With its 1183 hectares from the bottom of the Gole della Breggia as far as the peak of Monte Generoso, the Commune of Castel San Pietro, which since 2004 has also included Casima, Monte and Campora (a former outlying district of Caneggio), extends along the entire right edge of the Muggio Valley. The name is derived from the “Castrum Sancti Petri”, in other words the castle which was referred to for the first time in a document dated 1171, but had probably already been built at the time of the wars between Como and Milan (1118-1127).
Initially, together with Balerna, Castel San Pietro formed a Concilium (a type of rural forerunner of the Commune) with Corte Regia, and during the Middle Ages the Castellanza came into the possession of the Diocese of Como and the Rusconi (or Rusca) family and the Lucerne Russ family. The large landowners, i.e. the secular ones (such as the Albrici or Turconi) and the ecclesiastical ones, divided up the vast communal possessions. The local populace was devoted to agriculture, an activity which over the years came to be accompanied by the growth of mulberry trees (for silkworm breeding), tobacco (for the cigar factories), and by grapevines, to the extent that the Commune could boast of having the most vineyards in Ticino.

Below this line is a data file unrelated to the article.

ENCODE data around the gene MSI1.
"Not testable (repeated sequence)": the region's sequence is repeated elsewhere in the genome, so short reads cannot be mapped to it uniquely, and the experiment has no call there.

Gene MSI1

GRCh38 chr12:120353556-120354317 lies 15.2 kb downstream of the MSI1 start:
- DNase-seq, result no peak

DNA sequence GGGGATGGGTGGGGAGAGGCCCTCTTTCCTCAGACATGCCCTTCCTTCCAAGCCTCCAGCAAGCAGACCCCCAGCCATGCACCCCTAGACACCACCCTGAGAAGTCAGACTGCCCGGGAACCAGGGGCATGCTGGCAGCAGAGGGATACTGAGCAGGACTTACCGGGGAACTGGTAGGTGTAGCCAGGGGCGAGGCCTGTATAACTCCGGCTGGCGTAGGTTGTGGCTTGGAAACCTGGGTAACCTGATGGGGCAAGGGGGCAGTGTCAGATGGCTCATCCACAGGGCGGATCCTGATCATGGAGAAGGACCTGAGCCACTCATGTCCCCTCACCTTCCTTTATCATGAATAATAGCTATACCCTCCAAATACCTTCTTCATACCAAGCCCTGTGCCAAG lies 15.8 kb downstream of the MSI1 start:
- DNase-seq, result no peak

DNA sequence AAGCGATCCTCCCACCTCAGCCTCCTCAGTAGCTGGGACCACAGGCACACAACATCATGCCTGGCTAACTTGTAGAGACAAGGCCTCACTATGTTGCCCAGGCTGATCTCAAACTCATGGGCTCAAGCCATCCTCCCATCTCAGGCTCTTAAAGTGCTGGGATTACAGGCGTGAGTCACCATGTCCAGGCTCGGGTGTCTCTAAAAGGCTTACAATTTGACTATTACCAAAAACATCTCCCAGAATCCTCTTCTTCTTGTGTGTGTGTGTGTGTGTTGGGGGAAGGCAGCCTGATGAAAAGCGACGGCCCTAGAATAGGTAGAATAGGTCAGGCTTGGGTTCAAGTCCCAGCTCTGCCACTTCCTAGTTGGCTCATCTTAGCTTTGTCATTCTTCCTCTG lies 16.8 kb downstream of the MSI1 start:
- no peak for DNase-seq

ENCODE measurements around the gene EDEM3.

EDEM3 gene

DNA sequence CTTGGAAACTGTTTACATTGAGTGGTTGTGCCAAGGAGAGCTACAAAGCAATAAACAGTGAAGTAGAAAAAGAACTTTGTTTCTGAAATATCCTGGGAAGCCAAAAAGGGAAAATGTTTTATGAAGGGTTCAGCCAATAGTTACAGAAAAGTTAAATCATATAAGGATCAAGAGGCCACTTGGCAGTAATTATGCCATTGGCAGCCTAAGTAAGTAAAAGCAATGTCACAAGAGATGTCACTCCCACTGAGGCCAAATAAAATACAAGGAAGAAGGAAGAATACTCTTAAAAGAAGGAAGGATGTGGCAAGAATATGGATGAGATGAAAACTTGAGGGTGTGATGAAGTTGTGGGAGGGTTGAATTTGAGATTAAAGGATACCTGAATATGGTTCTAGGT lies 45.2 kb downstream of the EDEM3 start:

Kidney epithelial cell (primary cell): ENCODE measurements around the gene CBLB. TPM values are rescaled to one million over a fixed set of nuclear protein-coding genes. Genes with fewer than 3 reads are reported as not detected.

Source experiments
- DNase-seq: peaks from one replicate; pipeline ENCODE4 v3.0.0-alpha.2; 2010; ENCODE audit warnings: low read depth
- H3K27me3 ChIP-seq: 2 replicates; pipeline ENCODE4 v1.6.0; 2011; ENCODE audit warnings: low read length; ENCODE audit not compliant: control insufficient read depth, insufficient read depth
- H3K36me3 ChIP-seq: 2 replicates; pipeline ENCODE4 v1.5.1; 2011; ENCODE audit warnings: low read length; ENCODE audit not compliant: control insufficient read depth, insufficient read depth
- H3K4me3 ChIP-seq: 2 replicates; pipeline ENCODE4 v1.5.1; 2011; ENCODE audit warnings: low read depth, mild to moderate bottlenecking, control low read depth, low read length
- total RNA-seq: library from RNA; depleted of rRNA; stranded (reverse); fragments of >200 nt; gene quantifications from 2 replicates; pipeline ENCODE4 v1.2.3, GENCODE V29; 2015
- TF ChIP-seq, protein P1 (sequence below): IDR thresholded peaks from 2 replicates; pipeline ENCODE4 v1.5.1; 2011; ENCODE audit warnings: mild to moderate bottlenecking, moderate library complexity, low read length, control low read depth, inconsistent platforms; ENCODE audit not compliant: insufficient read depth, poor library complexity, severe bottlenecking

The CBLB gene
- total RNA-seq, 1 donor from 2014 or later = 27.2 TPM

Emigration has also played an important part in the economy of the area, ranging from the Mediaeval era represented above all by the master builders and stucco workers, to the artistic migration for patrician families (such as the Carabelli, Pozzi, Salterio and Magni), culminating in emigration to Latin America during the 19th century.
In the last century at Castel San Pietro, particular artistic trends flourished, such as the Rot-Blau Group which was founded in Obino on New Year’s Eve of 1924-1925, or the avant-garde Trentatre Group which was created in Basel as a form of protest against the prevailing conservatism, and was subsequently transferred to Ticino.
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